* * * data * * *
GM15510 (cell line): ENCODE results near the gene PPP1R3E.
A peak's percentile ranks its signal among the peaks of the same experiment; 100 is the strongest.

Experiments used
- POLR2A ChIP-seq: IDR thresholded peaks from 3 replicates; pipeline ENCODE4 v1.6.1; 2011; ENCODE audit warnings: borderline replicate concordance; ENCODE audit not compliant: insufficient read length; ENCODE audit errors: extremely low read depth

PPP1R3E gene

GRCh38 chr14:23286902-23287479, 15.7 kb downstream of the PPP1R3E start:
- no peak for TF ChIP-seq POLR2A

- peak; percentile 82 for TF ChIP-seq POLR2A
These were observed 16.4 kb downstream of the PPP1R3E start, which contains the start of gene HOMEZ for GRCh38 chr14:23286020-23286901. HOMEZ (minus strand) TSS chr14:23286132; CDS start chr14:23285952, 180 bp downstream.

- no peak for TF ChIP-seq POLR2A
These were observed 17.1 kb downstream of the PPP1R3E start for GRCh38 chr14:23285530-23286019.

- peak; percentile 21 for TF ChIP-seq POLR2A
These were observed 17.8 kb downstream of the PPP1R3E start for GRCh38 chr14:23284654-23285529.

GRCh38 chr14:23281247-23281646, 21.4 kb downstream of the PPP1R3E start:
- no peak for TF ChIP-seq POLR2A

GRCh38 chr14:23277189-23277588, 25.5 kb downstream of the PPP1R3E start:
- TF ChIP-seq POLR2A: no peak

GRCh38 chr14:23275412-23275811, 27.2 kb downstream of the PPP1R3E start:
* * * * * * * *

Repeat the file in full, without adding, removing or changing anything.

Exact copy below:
GM15510 (cell line): ENCODE results near the gene PPP1R3E.
A peak's percentile ranks its signal among the peaks of the same experiment; 100 is the strongest.

Experiments used
- POLR2A ChIP-seq: IDR thresholded peaks from 3 replicates; pipeline ENCODE4 v1.6.1; 2011; ENCODE audit warnings: borderline replicate concordance; ENCODE audit not compliant: insufficient read length; ENCODE audit errors: extremely low read depth

PPP1R3E gene

GRCh38 chr14:23286902-23287479, 15.7 kb downstream of the PPP1R3E start:
- no peak for TF ChIP-seq POLR2A

- peak; percentile 82 for TF ChIP-seq POLR2A
These were observed 16.4 kb downstream of the PPP1R3E start, which contains the start of gene HOMEZ for GRCh38 chr14:23286020-23286901. HOMEZ (minus strand) TSS chr14:23286132; CDS start chr14:23285952, 180 bp downstream.

- no peak for TF ChIP-seq POLR2A
These were observed 17.1 kb downstream of the PPP1R3E start for GRCh38 chr14:23285530-23286019.

- peak; percentile 21 for TF ChIP-seq POLR2A
These were observed 17.8 kb downstream of the PPP1R3E start for GRCh38 chr14:23284654-23285529.

GRCh38 chr14:23281247-23281646, 21.4 kb downstream of the PPP1R3E start:
- no peak for TF ChIP-seq POLR2A

GRCh38 chr14:23277189-23277588, 25.5 kb downstream of the PPP1R3E start:
- TF ChIP-seq POLR2A: no peak

GRCh38 chr14:23275412-23275811, 27.2 kb downstream of the PPP1R3E start: